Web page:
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How cogs in La Machine spun a few wheels... and persuaded top brass to agree.

Byline: BY VICKY ANDERSON Daily Post Staff

NICKY Webb and Helen Marriage must be two of the most persuasive people in Liverpool.

As directors of production company Artichoke, they are the pair that have had to convince everybody - from the police to the bus companies, to practically every authority and public service in between - that "mucking about with the city" to give a giant mystery mechanical creature the run of the streets is a good idea.

They run the small logistical team behind La Machine, the live theatre extravaganza which will take over Liverpool for the weekend from September 5.

The pounds 2m spectacular, commissioned by the Culture Company, will involve road closures, re-routed public transport and lots of organisational headaches along the way to make room for a top secret creature known only as La Princess - but Artichoke has no doubt it will be worth the 18 months spent making it happen.

The show, La Machine, will be top secret until it begins early next month.

Ms Webb said: "We do everything that has to be done to make it happen.

That involves a lot of persuasion.

"Some of it has really been a big ask and we have had to work to establish real bonds of trust. You can't just fly in and do stuff like this."

Ms Webb and Ms Marriage formed Artichoke in London in 2002, as having worked independently on the same projects, found they both enjoyed the same elements of large scale, free performances in public spaces.

They were behind the scenes of the Sultan's Elephant in the capital in 2006 - the closest thing an unsuspecting audience could compare to La Machine - alongside French company Machines de l'Ile who are now working at a secret location in Wirral to make sure their mystery creature is ready to go; and more recently, they were behind Telectroscope, which appeared to link London and New York through a telescope stretching through the centre of the earth.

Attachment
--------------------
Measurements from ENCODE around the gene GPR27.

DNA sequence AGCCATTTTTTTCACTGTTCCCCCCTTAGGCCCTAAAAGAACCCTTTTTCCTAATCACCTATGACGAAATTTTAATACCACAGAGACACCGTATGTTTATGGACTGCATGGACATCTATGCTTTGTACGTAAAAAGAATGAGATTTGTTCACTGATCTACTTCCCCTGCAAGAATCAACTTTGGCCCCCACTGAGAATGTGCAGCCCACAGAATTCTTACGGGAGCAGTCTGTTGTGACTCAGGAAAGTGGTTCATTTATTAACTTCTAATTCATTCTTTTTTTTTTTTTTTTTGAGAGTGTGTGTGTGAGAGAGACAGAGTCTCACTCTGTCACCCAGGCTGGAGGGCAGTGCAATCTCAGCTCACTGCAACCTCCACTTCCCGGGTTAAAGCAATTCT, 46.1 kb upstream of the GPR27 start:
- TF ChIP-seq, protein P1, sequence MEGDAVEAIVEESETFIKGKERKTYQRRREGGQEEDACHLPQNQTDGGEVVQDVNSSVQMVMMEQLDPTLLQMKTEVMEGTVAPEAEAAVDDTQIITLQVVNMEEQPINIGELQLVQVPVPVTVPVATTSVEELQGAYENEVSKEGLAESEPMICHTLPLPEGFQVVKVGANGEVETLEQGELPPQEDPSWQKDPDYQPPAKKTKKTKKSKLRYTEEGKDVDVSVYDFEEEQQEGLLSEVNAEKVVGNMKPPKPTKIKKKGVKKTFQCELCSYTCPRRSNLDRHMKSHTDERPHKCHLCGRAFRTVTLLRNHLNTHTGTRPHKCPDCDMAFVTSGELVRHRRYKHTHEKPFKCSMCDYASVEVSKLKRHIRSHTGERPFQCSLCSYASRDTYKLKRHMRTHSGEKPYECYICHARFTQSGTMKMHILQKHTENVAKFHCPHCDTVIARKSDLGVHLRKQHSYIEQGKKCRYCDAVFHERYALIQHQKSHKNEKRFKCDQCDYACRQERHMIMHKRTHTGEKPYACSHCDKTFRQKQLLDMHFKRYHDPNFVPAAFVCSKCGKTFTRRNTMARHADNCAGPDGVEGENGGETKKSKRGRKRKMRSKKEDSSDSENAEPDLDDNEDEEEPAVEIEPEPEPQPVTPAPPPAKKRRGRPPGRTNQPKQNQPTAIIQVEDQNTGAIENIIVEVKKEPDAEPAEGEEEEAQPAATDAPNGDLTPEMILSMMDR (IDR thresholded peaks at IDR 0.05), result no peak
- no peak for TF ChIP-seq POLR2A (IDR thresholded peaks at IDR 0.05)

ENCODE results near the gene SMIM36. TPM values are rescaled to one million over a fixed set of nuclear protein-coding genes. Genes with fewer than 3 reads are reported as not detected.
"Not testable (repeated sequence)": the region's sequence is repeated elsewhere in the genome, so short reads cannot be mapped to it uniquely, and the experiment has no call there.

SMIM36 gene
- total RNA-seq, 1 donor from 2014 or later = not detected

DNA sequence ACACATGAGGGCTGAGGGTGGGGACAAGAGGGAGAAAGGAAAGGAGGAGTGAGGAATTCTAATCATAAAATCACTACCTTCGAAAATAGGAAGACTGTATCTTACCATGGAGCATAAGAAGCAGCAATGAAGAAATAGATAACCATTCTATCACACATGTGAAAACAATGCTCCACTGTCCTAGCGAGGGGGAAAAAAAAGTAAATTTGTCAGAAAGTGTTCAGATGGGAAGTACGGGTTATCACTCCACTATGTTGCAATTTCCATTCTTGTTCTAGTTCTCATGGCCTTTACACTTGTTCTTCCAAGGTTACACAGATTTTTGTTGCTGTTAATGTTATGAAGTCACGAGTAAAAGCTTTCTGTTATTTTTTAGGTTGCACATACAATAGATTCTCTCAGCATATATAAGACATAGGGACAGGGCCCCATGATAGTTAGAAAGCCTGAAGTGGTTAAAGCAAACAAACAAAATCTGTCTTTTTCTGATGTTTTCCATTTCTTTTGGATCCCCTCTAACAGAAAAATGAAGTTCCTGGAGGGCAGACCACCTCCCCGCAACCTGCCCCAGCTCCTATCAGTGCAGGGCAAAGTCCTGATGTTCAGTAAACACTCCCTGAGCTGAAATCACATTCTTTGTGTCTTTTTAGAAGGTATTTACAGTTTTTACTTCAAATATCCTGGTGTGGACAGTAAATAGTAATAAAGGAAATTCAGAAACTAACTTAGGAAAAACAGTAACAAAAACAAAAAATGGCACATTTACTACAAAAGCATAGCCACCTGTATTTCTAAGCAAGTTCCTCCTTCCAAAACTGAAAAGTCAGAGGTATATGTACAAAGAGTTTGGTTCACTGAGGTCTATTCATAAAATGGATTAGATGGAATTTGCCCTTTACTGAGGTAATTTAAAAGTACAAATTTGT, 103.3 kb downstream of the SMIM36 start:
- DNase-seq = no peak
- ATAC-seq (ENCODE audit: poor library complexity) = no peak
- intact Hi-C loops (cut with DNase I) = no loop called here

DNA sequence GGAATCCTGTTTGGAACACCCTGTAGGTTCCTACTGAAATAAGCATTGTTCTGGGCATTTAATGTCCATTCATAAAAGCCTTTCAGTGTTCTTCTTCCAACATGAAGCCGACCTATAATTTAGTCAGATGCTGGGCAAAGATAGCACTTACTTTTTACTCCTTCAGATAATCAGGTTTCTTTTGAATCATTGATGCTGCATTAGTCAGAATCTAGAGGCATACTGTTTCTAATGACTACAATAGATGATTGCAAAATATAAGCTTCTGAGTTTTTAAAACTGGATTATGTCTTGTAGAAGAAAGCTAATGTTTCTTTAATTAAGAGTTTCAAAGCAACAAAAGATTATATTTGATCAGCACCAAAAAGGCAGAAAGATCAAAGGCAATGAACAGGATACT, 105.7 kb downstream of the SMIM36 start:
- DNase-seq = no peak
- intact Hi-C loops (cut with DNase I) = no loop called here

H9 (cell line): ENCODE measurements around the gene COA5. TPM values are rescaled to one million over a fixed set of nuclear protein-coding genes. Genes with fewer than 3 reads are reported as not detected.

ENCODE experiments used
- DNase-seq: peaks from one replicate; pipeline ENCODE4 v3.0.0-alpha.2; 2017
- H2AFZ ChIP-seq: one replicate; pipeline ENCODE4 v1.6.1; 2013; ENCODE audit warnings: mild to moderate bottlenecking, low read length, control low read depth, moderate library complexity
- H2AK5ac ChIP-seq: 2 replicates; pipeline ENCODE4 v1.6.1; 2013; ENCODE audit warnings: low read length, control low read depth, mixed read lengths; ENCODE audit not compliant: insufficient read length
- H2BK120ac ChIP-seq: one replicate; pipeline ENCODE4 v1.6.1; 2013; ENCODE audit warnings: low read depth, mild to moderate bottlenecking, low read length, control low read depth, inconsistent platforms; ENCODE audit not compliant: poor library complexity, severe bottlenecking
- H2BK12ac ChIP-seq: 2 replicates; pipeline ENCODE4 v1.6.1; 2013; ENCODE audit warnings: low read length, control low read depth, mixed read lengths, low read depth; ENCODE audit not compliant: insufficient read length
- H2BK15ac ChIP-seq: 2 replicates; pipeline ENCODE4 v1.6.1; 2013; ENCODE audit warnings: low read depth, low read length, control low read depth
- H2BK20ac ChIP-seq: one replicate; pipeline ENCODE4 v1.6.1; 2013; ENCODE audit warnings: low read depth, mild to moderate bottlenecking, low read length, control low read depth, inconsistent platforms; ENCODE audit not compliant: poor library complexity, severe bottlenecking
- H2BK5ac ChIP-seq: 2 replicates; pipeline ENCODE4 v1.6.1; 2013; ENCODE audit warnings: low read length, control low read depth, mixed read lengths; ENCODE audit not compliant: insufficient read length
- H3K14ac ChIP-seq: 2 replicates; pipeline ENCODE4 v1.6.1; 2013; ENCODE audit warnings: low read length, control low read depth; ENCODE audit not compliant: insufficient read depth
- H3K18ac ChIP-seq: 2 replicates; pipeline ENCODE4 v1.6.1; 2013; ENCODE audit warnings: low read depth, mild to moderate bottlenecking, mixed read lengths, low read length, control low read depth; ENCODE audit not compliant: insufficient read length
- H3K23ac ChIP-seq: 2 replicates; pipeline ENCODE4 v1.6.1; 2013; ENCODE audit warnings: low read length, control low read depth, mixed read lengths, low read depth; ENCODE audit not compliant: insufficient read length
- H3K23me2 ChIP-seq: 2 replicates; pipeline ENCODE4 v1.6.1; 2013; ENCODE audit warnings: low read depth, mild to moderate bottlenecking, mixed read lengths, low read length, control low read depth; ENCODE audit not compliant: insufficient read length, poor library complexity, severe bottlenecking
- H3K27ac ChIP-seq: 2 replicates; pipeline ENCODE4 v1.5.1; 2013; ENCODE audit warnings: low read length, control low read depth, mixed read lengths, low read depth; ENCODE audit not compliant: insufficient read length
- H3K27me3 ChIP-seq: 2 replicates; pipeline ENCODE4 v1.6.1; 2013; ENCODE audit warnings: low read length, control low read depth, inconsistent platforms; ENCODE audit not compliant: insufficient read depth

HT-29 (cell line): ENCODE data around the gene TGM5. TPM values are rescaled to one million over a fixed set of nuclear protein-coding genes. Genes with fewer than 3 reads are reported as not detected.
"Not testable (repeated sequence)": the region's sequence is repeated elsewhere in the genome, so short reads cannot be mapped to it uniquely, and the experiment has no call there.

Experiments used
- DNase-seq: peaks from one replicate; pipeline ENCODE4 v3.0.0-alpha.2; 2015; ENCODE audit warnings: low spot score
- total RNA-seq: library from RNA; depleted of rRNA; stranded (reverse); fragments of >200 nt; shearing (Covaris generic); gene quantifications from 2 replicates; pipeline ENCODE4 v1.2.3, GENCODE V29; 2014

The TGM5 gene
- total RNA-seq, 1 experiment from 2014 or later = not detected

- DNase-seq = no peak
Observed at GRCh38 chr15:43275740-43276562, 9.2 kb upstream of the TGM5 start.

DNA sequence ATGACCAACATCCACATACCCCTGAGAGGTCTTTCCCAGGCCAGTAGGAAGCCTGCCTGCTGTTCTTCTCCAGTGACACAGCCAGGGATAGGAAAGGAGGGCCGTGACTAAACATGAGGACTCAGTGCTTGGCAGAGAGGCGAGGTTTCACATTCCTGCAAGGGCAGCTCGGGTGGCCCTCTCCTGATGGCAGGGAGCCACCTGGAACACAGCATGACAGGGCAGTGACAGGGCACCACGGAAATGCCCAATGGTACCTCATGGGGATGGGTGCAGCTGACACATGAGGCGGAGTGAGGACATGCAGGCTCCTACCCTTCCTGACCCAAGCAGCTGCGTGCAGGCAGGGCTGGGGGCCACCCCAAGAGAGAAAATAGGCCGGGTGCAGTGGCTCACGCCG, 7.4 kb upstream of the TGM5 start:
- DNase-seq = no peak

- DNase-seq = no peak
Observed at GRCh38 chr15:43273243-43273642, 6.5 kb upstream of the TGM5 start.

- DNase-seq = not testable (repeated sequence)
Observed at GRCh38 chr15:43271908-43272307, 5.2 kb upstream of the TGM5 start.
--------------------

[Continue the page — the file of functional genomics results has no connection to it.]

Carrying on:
Ms Marriage said: "Every time we take on a new city we have to start all over again.

"The first meetings with the authorities are very hard - it's hard for people not to think we're completely mad.

"There's been times when we thought we were losing the persuading argument.

"But if people say no, we think 'they don't mean it, they just don't understand'!"

Ms Webb added: "We create the platform for these amazing people to come in and do their magic.

"For us it's all about the long-term destination, rather than the journey.

"We are really interested in the relationship between show and audience, and using public spaces makes them much closer.

Conventional theatre puts a real barrier between them.

"So we are using the city as a theatre and that is really exciting."

Watch out for the beginning of La Machine, expected to be one of the most memorable highlights of 2008, which will appear on a prominent city centre building from the first week in September.

We create the platform for these amazing people

CAPTION(S):

Helen Marriage, left, and Nicky Webb, directors from Artichoke Picture: PAUL HEAPS/PH220808DARTICHOKE-1; Sultan's Elephant marched through London in 2006
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Publication:Daily Post (Liverpool, England)
Date:Aug 27, 2008
Words:528
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